If the politics of national service is a thorny subject for congressional Republicans — scrutinizing programs long embraced by Democrats but preserving programs seen as both patriotic and worth the money — financing it, or, in the words of White House budget director Mick Mulvaney, asking “a coal miner in West Virginia or a single mom in Detroit” to keep paying for it, is even thornier.
In the era of skinny budgets, it’s easy for congressional appropriators to lump national service programs in with longtime conservative targets for elimination. In a time of belt-tightening, it would be easy to think of them merely as an outgrowth of big government.
But the easy approach isn’t always the right one — in fact, it often isn’t. That’s why I urge my Republican colleagues to consider carefully before swinging the budget ax toward national service programs, as President Trump has proposed. These programs are crucial when it comes to disaster response. Having governed Mississippi in the wake of Hurricane Katrina, the costliest natural disaster in our nation’s history, I know all too well.
The spending blueprint offered last month by the White House slashes funding for, among other things, the Corporation for National and Community Service, the agency that administers the AmeriCorps program. AmeriCorps connects some 80,000 Americans annually with community and faith-based organizations to solve educational, public health, environmental and homeland security issues.
Now, that doesn’t sound like wasted government spending to me. And I don’t know about a West Virginia coal miner, but I know what the hard-working taxpayers of Mississippi think about AmeriCorps, whose volunteers played an outsized and critical role in the immediate- and long-term recovery from Katrina.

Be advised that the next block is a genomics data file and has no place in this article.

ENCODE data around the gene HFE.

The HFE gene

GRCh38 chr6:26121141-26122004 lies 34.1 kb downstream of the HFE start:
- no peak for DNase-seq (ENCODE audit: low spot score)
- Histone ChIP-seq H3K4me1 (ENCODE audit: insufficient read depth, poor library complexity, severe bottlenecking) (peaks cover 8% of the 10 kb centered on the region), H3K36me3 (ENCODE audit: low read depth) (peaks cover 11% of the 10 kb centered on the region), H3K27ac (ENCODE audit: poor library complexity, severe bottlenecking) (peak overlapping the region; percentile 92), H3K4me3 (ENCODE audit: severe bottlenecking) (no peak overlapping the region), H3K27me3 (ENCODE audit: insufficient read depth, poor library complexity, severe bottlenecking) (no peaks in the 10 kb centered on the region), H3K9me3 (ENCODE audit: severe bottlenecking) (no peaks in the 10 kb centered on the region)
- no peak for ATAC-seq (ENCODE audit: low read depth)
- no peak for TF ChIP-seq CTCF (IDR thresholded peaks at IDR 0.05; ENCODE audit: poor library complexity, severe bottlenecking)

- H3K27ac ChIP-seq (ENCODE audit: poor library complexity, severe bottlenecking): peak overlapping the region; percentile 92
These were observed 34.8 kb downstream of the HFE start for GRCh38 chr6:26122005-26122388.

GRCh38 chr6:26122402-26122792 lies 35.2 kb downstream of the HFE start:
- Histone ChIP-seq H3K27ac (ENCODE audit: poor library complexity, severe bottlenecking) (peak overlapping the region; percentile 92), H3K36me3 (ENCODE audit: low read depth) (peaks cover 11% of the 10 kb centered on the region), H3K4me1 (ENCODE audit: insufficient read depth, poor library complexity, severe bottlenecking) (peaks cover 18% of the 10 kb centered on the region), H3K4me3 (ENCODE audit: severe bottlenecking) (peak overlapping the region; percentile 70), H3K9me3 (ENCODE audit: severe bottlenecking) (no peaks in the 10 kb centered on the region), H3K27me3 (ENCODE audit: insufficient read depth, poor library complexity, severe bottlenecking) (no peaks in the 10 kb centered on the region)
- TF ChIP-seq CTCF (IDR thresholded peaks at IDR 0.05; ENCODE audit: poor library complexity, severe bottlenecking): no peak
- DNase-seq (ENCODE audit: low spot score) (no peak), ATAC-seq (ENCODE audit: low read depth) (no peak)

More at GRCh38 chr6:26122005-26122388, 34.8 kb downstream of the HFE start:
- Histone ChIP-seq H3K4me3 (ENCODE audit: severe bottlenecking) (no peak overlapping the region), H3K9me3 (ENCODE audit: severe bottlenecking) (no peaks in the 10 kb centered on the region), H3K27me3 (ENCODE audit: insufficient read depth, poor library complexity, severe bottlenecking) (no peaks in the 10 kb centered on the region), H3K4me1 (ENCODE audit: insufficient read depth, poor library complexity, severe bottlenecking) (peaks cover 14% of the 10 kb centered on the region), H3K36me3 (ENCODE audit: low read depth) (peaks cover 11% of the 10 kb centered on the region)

Sure, 12 years later, it’s easy to take a detached, clinical view of the Katrina response and decide what worked, what didn’t and what to cut. But sorting all that out wasn’t so simple in the chaotic hours and days that followed the storm, when hundreds of thousands of Americans were displaced and in dire need of resources.
What was immediately apparent despite the chaos was the integral role being played by AmeriCorps members, around 40,000 in total, who trained and coordinated hundreds of thousands of faith-based and community volunteers who rapidly fanned out across our state to aid, and in many instances direct, recovery efforts.
These young men and women were the glue that bound together our entire volunteer operation. They ran our shelters and feeding centers, our donation warehouses and emergency call centers. They built or repaired more than 15,000 homes, completed thousands of damage assessments and supported emergency response centers throughout the Gulf Coast region. Crucially, they provided training that enabled volunteers to effectively clean up communities in the wake of the most expensive storm in American history.
Because congressional appropriators and presidents in the past didn’t exercise the easy option, the very same option being asked of Congress today, the work of AmeriCorps in the Gulf South was possible. The Commission on National and Community Service was originally enacted when Republican President George H.W. Bush signed the 1990 National and Community Service Act. In his first presidential acceptance speech, and again in his first inaugural address, Bush spoke of “a thousand points of light” glimmering across our nation, each light a shimmering demonstration of the power of taking part and pitching in. The Corporation for National and Community Service lets those lights shine brighter. Republicans can’t be the party that snuffs them out.
Today, President Trump and Congress are right to seriously address, for the first time in years, the crisis of the federal government’s budget bloat. But funding for national service programs, a tiny fraction of the massive federal budget, isn’t the place to start.
I hope America never endures another storm as devastating as Hurricane Katrina. Should we, though, I pray AmeriCorps members will be there. It’s up to Congress and the new administration to see they are.